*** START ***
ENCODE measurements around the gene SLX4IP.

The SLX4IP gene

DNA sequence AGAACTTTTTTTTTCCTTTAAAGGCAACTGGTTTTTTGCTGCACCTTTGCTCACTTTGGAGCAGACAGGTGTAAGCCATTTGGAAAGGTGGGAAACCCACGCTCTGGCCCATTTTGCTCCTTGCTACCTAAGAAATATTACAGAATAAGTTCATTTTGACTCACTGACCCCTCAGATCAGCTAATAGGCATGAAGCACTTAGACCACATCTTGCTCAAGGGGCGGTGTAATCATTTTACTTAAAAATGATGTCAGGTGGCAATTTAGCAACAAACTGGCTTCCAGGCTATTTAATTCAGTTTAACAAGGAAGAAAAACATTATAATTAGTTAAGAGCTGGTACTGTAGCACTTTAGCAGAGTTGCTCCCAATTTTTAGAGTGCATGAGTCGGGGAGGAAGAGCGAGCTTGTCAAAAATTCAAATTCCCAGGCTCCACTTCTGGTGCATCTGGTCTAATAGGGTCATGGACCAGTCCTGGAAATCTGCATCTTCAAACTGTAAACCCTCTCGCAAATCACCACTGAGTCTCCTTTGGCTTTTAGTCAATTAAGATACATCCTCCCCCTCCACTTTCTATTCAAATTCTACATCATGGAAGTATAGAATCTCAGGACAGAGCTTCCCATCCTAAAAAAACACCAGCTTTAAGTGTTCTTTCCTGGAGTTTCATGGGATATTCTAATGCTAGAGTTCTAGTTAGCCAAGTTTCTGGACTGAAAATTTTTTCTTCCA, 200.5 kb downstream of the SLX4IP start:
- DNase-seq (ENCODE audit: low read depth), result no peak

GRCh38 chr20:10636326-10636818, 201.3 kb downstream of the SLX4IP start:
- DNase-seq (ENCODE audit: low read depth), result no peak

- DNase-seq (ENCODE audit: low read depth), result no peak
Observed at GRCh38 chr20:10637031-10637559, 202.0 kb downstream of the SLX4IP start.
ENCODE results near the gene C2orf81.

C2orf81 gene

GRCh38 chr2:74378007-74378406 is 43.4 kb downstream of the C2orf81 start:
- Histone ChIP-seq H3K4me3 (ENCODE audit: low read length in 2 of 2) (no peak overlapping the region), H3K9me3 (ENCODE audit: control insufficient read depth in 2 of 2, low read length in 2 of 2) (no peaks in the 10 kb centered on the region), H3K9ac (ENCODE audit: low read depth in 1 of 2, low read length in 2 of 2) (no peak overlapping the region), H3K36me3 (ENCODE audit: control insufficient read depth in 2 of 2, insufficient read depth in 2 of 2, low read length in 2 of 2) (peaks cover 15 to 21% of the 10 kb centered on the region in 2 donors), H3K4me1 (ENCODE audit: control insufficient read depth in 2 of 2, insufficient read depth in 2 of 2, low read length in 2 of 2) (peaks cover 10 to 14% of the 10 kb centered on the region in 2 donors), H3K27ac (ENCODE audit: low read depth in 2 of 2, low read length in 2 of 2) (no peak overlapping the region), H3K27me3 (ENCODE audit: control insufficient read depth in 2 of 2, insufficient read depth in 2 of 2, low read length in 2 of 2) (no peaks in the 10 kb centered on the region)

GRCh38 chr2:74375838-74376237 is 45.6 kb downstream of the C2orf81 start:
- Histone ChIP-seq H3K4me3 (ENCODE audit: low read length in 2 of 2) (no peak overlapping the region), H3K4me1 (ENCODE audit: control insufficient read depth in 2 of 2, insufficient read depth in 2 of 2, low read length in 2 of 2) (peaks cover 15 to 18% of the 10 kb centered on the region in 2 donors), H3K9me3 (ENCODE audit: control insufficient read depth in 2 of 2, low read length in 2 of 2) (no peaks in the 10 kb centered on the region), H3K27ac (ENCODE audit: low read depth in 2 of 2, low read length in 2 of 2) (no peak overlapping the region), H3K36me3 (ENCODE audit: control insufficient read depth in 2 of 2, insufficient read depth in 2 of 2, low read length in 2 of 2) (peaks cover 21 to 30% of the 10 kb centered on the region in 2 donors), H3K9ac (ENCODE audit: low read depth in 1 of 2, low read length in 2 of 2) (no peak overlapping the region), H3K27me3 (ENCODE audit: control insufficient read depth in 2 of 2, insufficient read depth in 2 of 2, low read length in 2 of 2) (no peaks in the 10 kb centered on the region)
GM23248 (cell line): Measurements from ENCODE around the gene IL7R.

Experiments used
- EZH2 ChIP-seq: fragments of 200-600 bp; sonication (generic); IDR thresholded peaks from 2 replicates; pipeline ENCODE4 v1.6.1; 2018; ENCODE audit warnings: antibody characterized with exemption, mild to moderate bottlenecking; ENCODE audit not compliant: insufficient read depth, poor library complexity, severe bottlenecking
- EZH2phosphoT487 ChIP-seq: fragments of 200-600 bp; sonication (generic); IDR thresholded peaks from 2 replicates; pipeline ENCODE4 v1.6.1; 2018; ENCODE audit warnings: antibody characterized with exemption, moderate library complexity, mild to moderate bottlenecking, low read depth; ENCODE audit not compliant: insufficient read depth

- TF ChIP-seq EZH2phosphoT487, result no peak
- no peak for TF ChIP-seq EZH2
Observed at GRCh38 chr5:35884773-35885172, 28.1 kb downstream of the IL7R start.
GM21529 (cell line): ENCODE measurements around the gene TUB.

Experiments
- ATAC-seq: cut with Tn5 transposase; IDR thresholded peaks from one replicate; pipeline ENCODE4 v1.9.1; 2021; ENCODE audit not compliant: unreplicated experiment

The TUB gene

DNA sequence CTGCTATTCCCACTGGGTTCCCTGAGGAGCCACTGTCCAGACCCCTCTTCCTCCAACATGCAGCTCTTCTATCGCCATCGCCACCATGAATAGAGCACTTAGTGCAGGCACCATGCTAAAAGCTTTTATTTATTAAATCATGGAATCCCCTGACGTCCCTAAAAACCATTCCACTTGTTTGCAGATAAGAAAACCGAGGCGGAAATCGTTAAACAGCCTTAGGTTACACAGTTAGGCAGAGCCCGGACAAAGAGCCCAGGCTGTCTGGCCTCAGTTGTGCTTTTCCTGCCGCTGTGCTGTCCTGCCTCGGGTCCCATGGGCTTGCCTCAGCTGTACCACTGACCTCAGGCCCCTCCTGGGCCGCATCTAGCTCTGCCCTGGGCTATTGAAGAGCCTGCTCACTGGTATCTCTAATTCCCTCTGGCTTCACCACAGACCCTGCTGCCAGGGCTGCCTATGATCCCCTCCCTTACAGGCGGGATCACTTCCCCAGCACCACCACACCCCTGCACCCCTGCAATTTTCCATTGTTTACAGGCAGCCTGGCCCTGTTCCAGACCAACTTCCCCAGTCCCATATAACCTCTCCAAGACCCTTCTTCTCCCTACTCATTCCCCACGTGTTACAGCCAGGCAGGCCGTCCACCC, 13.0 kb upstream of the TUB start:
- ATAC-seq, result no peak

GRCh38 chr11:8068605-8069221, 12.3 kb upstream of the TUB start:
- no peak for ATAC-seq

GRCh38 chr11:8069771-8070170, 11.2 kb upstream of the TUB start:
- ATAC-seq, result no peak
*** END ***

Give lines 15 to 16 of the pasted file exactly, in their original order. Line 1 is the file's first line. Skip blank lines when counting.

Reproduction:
GM23248 (cell line): Measurements from ENCODE around the gene IL7R.

Experiments used